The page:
The day that stroke changed my life at 21

Rebecca Beaumont
stroke rehab 300x225 The day that stroke changed my life at 21

(Getty Images - picture of models)

Around 150,000 people a year in the UK suffer a stroke, a third of these people are under the age of 65, and around 1,000 people are under the age of 30.

Just over a year ago my knowledge of strokes was limited. Like most people I associated strokes with the elderly, or the extremely unhealthy. I didn’t know what a stroke was or how they happened, and at 21 years old… I didn’t really care.

Then, in October 2011, I unexpectedly became one of the statistics.

As a trainee hairdresser and part time Market Researcher, my life as a 21 year old young woman was not out of the ordinary. I worked hard during the week and at weekends, I loved to put my heels on, let my hair down and party with my boy friend and friends. Life was consistent and normal and I felt I knew where my future was heading.

On the morning of Tuesday 18 October 2011, I awoke hearing my dad leave for work. It was unusual for me to be awake as he leaves the house just before 6am every morning. I went to reach for my phone to check the time, but found I couldn’t. I attempted to lift my arm again, thinking I may have had a bad case of pins and needles, but my left arm lay motionless, as did my left leg. Panicking, I screamed for my mum who sleepily came in to my room to see what was wrong. Her sleepy, bleary eyed expression instantly changed in to one of horror and fear.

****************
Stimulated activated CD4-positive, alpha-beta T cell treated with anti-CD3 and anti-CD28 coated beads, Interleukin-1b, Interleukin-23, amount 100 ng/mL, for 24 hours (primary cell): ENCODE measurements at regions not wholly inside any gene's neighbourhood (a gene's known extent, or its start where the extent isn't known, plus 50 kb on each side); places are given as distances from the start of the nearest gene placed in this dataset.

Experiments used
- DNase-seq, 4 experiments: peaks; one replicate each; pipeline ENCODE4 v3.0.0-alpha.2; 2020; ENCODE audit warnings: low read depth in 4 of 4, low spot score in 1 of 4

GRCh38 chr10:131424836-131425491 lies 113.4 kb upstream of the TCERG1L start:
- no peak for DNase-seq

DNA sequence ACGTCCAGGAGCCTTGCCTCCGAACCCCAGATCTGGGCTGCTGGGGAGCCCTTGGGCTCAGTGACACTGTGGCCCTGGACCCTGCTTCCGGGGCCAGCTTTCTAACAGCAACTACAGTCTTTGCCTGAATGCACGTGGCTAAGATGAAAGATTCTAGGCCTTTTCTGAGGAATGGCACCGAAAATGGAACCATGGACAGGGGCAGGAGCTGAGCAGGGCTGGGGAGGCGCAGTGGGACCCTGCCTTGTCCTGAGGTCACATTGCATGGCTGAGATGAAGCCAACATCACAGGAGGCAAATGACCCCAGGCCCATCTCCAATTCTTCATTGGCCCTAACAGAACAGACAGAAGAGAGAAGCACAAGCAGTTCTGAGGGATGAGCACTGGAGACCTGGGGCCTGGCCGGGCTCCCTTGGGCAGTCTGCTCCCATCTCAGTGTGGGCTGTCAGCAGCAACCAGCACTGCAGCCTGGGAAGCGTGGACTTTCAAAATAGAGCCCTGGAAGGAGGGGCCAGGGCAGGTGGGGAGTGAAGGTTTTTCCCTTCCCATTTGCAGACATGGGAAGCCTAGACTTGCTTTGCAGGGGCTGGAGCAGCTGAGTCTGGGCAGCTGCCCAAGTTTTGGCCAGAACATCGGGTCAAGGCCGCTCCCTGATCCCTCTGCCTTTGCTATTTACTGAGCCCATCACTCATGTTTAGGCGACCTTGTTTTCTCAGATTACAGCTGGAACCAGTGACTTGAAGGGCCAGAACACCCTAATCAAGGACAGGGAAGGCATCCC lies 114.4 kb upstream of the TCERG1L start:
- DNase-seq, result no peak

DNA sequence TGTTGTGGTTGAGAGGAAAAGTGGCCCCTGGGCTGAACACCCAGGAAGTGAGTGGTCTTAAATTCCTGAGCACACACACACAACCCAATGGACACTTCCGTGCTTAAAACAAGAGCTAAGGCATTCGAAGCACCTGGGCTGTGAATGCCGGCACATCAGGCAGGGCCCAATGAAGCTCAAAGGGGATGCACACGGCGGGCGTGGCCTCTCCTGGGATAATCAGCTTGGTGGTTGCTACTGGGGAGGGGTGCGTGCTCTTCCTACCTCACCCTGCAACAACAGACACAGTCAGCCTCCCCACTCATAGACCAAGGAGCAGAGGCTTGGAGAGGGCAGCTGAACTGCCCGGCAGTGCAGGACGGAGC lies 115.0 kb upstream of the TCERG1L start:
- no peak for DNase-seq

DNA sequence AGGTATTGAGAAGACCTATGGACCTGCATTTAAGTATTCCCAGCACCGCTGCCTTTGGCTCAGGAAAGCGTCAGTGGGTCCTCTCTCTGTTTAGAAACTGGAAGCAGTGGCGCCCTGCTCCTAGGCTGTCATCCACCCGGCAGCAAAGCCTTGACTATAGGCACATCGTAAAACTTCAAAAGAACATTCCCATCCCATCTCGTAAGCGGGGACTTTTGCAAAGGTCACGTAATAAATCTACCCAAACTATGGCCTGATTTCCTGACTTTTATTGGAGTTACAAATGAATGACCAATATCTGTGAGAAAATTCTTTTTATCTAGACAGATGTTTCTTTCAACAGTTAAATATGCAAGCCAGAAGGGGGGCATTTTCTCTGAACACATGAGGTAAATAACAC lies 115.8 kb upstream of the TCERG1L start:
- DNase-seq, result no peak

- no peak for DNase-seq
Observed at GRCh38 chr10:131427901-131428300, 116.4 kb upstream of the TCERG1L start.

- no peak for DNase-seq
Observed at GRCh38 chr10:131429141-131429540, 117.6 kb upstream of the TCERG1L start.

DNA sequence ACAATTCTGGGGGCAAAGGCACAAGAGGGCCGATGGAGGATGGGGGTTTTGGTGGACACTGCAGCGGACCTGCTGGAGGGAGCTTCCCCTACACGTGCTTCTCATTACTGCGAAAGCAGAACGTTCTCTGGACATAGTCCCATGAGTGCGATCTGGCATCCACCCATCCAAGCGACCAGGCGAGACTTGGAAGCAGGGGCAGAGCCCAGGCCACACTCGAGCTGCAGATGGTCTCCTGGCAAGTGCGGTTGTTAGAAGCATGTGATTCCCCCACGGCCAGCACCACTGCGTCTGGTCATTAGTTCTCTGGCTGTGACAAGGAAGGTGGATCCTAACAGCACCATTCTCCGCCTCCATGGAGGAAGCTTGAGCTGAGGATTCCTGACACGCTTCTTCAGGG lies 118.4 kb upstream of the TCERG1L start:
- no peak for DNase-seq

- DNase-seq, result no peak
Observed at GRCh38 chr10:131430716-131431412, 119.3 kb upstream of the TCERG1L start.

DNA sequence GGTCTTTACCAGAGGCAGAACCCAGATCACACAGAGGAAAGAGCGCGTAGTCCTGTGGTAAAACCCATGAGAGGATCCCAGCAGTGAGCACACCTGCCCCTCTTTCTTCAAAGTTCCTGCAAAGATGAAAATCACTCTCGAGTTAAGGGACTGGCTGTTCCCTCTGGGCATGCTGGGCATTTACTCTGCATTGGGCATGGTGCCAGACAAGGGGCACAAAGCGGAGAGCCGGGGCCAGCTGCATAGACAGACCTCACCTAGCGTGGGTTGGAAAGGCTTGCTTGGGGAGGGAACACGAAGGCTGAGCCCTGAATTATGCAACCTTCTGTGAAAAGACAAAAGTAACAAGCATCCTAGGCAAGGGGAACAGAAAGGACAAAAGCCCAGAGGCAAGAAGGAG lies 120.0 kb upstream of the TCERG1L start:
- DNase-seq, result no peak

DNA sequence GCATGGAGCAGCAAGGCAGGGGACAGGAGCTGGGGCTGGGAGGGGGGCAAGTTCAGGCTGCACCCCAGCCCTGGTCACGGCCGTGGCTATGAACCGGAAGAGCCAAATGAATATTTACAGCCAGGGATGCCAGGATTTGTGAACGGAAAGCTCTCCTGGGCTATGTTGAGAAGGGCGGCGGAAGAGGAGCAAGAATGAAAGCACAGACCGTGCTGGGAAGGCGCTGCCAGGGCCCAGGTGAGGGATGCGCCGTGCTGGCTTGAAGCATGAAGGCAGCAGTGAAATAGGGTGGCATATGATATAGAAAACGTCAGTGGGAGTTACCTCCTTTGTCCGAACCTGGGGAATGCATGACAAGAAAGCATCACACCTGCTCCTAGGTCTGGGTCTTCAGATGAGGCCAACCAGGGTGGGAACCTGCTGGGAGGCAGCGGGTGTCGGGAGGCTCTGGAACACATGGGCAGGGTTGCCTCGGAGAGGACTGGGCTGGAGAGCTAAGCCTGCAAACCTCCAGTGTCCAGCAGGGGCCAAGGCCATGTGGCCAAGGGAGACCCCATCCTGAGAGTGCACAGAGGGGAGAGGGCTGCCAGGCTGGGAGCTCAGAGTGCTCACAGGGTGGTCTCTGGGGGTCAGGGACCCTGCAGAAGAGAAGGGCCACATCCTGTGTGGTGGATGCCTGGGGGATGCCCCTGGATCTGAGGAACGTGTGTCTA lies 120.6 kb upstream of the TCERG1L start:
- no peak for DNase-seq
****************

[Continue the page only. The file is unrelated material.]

My mum rang for an ambulance and I was rushed in to hospital where a team of doctors and nurses were waiting for me at the entrance. There was no hiding the confusion and shock of the medics as I was being assessed and within an hour of admission I was told I had suffered a stroke.

No matter what age you are, when you are told you have had a stroke, there is no easy way to process that information.  I lay there on the hospital bed, the left half of my body paralysed, surrounded by strange faces, being plugged into machines, and simply looked at the doctor and said: ‘OK.’

One in six people will have a stroke, and one in three of those individuals who are struck down with stroke, sadly do not survive. A third of people that survive after having a stroke are left disabled, and at the moment I fall into this particular category.